The House Committee on Education and the Workforce held hearings on federal legislation designed to keep transgender girls and women from competing in sport with cisgender women Wednesday.
H.R. 734, dubbed the “Protection of Women and Girls in Sports Act,” would add an amendment to Title IX that would state, “sex shall be recognized based solely on a person’s reproductive biology and genetics at birth.”
Within that definition, the bill also states, “It shall be a violation for a recipient of Federal financial assistance who operates, sponsors, or facilitates athletic programs or activities to permit a person whose sex is male to participate in an athletic program or activity that is designated for women or girls.”
The first federal hearings regarding a law directly affecting transgender rights quickly developed into a contentious exchange along party lines. Republican representatives affirmed their support while also continuing rhetorical assaults on transgender people some may view as transphobic.
“The Biden Administration is erasing women to appease the most radical fringe of their political base,” Rep. Mary Miller (R-Ill.) implored. “Men are not women and men should not be competing against our daughters.”
Democratic representatives countered with words and attempts at amendments to move the bill toward issues such as equity in funding and resources.
“There are very real issues plaguing women’s and girl’s sports that this committee should focus on instead of villainizing one of the most vulnerable and marginalized groups in our schools and colleges,” Rep. Suzanne Bonamici (D-Ore.) pointed out. “We could be discussing how to eliminate sexual harassment and discrimination. We could turn our attention to the well-publicized disparities in facilities and equipments in men’s and women’s athletic programs.”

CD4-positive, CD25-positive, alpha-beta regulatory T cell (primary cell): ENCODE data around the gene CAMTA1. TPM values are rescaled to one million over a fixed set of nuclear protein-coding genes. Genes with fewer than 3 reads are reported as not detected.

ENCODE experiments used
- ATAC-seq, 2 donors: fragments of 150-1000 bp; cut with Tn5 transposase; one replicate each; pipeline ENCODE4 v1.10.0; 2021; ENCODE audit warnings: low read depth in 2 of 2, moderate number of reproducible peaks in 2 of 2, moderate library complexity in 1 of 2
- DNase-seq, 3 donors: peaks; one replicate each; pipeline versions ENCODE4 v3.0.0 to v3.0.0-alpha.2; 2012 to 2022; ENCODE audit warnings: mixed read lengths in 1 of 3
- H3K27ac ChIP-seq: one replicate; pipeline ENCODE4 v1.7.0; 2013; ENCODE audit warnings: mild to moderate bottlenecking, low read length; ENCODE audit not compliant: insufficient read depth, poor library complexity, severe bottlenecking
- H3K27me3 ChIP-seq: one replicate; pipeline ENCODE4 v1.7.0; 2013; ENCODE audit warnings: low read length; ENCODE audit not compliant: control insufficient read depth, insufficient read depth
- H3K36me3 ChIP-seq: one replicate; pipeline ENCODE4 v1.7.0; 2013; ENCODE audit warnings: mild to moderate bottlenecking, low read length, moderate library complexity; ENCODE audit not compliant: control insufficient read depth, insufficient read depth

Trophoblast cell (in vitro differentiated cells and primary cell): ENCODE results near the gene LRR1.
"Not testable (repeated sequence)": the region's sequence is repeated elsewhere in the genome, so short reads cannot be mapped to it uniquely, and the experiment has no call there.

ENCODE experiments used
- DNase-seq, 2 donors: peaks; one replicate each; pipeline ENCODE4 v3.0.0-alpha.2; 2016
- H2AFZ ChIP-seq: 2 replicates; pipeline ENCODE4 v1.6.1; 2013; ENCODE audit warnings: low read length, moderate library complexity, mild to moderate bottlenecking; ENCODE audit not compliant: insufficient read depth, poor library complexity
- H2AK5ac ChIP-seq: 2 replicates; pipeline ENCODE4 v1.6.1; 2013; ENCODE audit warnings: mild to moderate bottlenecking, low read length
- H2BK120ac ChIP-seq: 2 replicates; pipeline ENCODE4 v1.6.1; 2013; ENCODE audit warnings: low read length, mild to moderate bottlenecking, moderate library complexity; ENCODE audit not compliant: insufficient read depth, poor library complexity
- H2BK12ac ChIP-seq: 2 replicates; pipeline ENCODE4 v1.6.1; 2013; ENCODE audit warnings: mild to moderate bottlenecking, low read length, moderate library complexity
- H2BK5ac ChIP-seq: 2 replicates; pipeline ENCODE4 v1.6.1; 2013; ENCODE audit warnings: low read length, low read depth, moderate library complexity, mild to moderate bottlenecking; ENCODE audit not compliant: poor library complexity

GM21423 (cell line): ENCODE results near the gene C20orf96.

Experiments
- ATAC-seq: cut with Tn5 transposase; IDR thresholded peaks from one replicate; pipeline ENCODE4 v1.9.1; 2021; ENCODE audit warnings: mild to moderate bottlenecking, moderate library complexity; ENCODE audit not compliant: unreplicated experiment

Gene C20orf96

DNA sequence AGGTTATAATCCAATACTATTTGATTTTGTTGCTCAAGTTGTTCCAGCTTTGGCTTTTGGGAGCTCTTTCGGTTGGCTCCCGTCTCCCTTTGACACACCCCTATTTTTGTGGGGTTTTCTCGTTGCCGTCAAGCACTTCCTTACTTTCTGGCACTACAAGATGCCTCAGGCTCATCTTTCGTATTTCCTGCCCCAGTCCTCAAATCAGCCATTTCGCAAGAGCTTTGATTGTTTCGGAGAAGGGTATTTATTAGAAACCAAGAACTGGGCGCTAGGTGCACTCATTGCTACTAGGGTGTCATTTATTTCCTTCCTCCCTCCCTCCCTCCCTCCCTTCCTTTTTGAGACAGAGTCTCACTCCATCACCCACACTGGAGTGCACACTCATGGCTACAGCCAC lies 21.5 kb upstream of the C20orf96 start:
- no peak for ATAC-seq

New York Democratic Representative Jamaal Bowman was strident on what he saw as the underlying message of the bill. “We have an ugly history of discrimination in this country and now the trans community is the target,” he said. “All they want to do is live their lives. Why are Republicans so uncomfortable with this? Who are we as Americans to be so darn uncomfortable with a group of people who are different than who we are?”
All opposition attempts at amendments ended up defeated along party lines. The bill itself, reintroduced by Rep. Greg Steube (R-Fla.) last month and a failure in two previous attempts to reach the floor of House of Representatives, is expected to pass in the GOP-controlled House but most likely die in the Democratic-controlled United States Senate.
Similar measures are finding traction at the state level. Currently, 18 states have passed such legislation and are under consideration in 14 other states. Since 2020 over 400 pieces of legislation targeted at transgender people have been introduced, debated, voted down or enacted in 41 states.
In a statement last month, Steube stated the catalyst for the bill was Lia Thomas’ success at last year’s NCAA swimming and diving championships. The University of Pennsylvania swimmer, who is trans, won a national championship in the 500-yard freestyle event.
Steube contends that Thomas’ win “robbed” the second-place finisher, Emma Weyant of the University of Virginia and a Florida native, of the 500-freestyle title. Thomas competed last season, according to then-existing NCAA guidelines, and is recognized as the legitimate winner, despite what Steube says.